Secondly, drawing on Heidegger allows far right intellectuals to embrace populism and develop the ideal of a populist intellectual: an ideal type of an intellectual who is rooted in ‘the people’ and, by being in touch with ‘the common folk’, closer to an authentic philosophy of being that Heidegger sees necessary to overcome modernity’s nihilistic rationalism. Heidegger here provides a philosophy of populism that attempts to overcome the antagonism between ‘the people’ and ‘the elites’ and that reflects how, against much of what the literature on far right populism suggests, educated bourgeois intellectualism and populism in the far right are deeply intertwined.
Finally, and most importantly, in a context where racism in Germany is still largely equated with Nazism and biological racism, Heidegger’s philosophy of an essentialised collective being ‘rooted’ in history provides the movement with a philosophy of cultural racism that claims to have overcome biological racism. Thus, Heidegger’s notion of Dasein is used to reformulate an exclusive, essentialised idea of white nationhood in the context of a liberal democratic political language in which closeness to national socialism, racist nationalism and anti-Semitism is socially questionable and legally banned.
Here the far right can draw on a still divided scholarship on Heidegger. Much of the academic debate is still focussed on the question of whether Heidegger was a central part of Nazism or an early sympathiser who later distanced himself from it. Much of the argument purported by those who support the latter view is based on Heidegger’s alleged rejection of the Nazis’ biological racism as yet another expression of modern rationalism and a technocratic threat to human beings. It is a view that, as is argued, also underpinned Heidegger’s controversial post-war reading of the Holocaust and concentration camps as the expression of modernity.
As a thinker who is often attributed to the so-called Conservative Revolution, Heidegger, just like the so-called German New Right, have sought to distance themselves from Nazism and to put themselves into a tradition of a pre-Nazi conservatism that has to be seen as essentially distinct from Nazism.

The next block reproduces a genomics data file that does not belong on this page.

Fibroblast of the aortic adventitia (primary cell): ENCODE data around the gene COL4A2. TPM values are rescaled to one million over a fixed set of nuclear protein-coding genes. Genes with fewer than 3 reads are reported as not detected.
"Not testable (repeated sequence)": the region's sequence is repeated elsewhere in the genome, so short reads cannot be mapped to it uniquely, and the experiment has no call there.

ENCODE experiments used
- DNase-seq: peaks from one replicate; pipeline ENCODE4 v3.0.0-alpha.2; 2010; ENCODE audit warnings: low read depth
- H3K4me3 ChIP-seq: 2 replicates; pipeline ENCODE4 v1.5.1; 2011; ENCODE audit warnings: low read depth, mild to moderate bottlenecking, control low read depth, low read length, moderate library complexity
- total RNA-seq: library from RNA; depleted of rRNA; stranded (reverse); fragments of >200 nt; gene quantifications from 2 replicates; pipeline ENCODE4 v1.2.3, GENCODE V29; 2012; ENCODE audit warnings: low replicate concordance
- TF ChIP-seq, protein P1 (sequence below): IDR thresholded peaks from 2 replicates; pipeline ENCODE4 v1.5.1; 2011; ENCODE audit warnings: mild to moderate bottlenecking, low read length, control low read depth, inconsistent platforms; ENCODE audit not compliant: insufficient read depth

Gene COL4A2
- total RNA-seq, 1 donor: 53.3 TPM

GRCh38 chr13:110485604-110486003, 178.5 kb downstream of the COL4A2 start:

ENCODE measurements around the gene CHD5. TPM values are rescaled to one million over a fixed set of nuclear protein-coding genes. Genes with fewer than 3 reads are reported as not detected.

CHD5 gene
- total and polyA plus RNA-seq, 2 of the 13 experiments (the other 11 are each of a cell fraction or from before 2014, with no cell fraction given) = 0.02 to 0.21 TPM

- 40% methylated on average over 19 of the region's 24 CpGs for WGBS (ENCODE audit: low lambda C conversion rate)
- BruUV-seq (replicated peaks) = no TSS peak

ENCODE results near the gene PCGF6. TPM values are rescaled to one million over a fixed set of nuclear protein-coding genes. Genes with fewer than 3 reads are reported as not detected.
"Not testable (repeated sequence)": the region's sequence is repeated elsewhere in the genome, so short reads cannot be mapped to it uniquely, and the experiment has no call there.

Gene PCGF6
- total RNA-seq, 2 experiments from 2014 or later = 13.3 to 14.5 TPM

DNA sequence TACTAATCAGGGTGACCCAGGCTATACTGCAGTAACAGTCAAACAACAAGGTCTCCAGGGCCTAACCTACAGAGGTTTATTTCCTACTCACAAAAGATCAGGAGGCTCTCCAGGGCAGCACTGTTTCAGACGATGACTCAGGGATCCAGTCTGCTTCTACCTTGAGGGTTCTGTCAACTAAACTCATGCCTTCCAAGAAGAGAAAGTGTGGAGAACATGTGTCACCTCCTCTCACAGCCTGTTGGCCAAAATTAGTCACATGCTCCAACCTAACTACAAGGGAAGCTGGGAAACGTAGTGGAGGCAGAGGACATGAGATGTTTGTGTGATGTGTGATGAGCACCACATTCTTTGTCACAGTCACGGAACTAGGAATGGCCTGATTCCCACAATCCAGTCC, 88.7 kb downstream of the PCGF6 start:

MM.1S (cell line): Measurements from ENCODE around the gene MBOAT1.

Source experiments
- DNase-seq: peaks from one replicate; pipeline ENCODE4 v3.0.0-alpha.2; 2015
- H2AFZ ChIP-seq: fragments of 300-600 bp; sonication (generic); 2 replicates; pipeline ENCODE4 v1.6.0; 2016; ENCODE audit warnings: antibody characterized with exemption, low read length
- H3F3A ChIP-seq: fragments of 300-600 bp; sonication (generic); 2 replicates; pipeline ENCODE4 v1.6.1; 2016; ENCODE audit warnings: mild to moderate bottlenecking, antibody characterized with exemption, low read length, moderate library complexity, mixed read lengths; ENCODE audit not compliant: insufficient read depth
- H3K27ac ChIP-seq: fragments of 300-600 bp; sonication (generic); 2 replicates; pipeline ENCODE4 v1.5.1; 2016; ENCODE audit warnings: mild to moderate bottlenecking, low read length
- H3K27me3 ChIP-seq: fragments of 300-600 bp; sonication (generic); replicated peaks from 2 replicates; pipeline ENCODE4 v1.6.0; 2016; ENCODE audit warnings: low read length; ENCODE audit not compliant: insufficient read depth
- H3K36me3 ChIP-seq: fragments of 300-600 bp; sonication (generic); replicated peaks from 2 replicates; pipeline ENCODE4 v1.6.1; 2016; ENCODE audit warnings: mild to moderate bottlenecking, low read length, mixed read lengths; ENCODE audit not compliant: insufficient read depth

This self-legitimising myth used by Heidegger and the so-called New Right, reveals that – like racism in general – Nazism has, of course, never been only about biologism. Being deeply embedded in the völkisch thought that characterised the Conservative Revolution, Nazism has equally been characterised by cultural racism – the racialisation of religious and cultural differences that can today equally be observed in the far right’s racialisation of Islam.
Heidegger’s philosophy epitomizes a “race talk” that was central to Nazism, its populist politics and the legitimisation of Nazi policies on the Jewish question through the claiming to essential cultural differences. Merging race and religion in vague notions of spirit and/or cultural essence resonated with large parts of the educated bourgeoisie and turned crude biological racism into questions of cultural aestheticism that attributed to the German Volk a mission in the leadership of European white superiority.
Through its linking of notions of local identity, heritage and environmentalism to a critique of technological globalisation, popular and populist discourses to claims of intellectual authenticity and by racialising culture and religion, Heidegger’s philosophy offers a rich repertoire for the contemporary far right. It provides the academic ‘sustainment’ to claims for the protection of ‘ordinary white people’, the homeland and a white national culture against global technocratic left-liberal elites as well as a racialised non-white and Muslim ‘Other’.
Mr Julian Gopffarth is a Doctoral Fellow at CARR and a Doctoral candidate at European Institute, London School of Economics. See his profile here.
© Julian Gopffarth. Views expressed on this website are individual contributors and do not necessarily reflect that of the Centre for Analysis of the Radical Right (CARR). We are pleased to share previously unpublished materials with the community under creative commons license 4.0 (Attribution-NoDerivatives).
This article was originally published at CARR’s media partner, Open Democracy. See the original article here.